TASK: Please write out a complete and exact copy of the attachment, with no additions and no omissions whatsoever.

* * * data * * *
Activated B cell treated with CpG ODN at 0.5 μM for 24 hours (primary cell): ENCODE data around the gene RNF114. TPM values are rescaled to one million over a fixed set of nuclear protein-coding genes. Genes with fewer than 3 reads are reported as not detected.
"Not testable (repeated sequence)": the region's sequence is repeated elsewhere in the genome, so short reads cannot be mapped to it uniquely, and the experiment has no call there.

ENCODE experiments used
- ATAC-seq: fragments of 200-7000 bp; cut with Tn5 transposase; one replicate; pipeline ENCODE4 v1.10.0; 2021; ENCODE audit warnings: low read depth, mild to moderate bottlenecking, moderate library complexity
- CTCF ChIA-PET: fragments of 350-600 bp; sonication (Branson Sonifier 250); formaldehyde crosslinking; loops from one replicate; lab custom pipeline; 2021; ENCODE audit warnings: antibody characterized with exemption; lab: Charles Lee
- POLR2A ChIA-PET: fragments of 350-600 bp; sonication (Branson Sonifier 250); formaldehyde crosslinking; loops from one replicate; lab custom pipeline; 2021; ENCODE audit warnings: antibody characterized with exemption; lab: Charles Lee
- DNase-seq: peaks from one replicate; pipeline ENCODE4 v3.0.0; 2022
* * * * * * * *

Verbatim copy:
Activated B cell treated with CpG ODN at 0.5 μM for 24 hours (primary cell): ENCODE data around the gene RNF114. TPM values are rescaled to one million over a fixed set of nuclear protein-coding genes. Genes with fewer than 3 reads are reported as not detected.
"Not testable (repeated sequence)": the region's sequence is repeated elsewhere in the genome, so short reads cannot be mapped to it uniquely, and the experiment has no call there.

ENCODE experiments used
- ATAC-seq: fragments of 200-7000 bp; cut with Tn5 transposase; one replicate; pipeline ENCODE4 v1.10.0; 2021; ENCODE audit warnings: low read depth, mild to moderate bottlenecking, moderate library complexity
- CTCF ChIA-PET: fragments of 350-600 bp; sonication (Branson Sonifier 250); formaldehyde crosslinking; loops from one replicate; lab custom pipeline; 2021; ENCODE audit warnings: antibody characterized with exemption; lab: Charles Lee
- POLR2A ChIA-PET: fragments of 350-600 bp; sonication (Branson Sonifier 250); formaldehyde crosslinking; loops from one replicate; lab custom pipeline; 2021; ENCODE audit warnings: antibody characterized with exemption; lab: Charles Lee
- DNase-seq: peaks from one replicate; pipeline ENCODE4 v3.0.0; 2022